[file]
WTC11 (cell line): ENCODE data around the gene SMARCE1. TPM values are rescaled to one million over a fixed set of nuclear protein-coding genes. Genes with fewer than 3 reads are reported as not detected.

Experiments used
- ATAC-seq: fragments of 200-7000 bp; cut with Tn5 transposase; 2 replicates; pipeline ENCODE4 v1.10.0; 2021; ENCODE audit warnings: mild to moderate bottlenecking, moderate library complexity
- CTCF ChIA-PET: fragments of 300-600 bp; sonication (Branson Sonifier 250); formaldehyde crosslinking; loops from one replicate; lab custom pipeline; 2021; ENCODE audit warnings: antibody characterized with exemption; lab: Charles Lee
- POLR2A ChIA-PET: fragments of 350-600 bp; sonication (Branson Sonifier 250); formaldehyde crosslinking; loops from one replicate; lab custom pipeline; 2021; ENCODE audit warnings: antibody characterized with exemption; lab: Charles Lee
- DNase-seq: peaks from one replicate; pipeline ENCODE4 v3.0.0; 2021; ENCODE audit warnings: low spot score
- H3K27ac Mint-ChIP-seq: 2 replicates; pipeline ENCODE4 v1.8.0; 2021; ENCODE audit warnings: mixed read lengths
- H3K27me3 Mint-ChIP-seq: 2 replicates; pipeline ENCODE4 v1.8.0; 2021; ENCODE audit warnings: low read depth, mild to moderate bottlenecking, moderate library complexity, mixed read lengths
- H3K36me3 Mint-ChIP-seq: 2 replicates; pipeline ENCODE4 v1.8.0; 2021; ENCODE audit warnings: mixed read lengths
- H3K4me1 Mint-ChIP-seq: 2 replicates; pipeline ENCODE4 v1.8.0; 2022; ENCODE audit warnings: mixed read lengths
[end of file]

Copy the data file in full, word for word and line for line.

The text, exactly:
WTC11 (cell line): ENCODE data around the gene SMARCE1. TPM values are rescaled to one million over a fixed set of nuclear protein-coding genes. Genes with fewer than 3 reads are reported as not detected.

Experiments used
- ATAC-seq: fragments of 200-7000 bp; cut with Tn5 transposase; 2 replicates; pipeline ENCODE4 v1.10.0; 2021; ENCODE audit warnings: mild to moderate bottlenecking, moderate library complexity
- CTCF ChIA-PET: fragments of 300-600 bp; sonication (Branson Sonifier 250); formaldehyde crosslinking; loops from one replicate; lab custom pipeline; 2021; ENCODE audit warnings: antibody characterized with exemption; lab: Charles Lee
- POLR2A ChIA-PET: fragments of 350-600 bp; sonication (Branson Sonifier 250); formaldehyde crosslinking; loops from one replicate; lab custom pipeline; 2021; ENCODE audit warnings: antibody characterized with exemption; lab: Charles Lee
- DNase-seq: peaks from one replicate; pipeline ENCODE4 v3.0.0; 2021; ENCODE audit warnings: low spot score
- H3K27ac Mint-ChIP-seq: 2 replicates; pipeline ENCODE4 v1.8.0; 2021; ENCODE audit warnings: mixed read lengths
- H3K27me3 Mint-ChIP-seq: 2 replicates; pipeline ENCODE4 v1.8.0; 2021; ENCODE audit warnings: low read depth, mild to moderate bottlenecking, moderate library complexity, mixed read lengths
- H3K36me3 Mint-ChIP-seq: 2 replicates; pipeline ENCODE4 v1.8.0; 2021; ENCODE audit warnings: mixed read lengths
- H3K4me1 Mint-ChIP-seq: 2 replicates; pipeline ENCODE4 v1.8.0; 2022; ENCODE audit warnings: mixed read lengths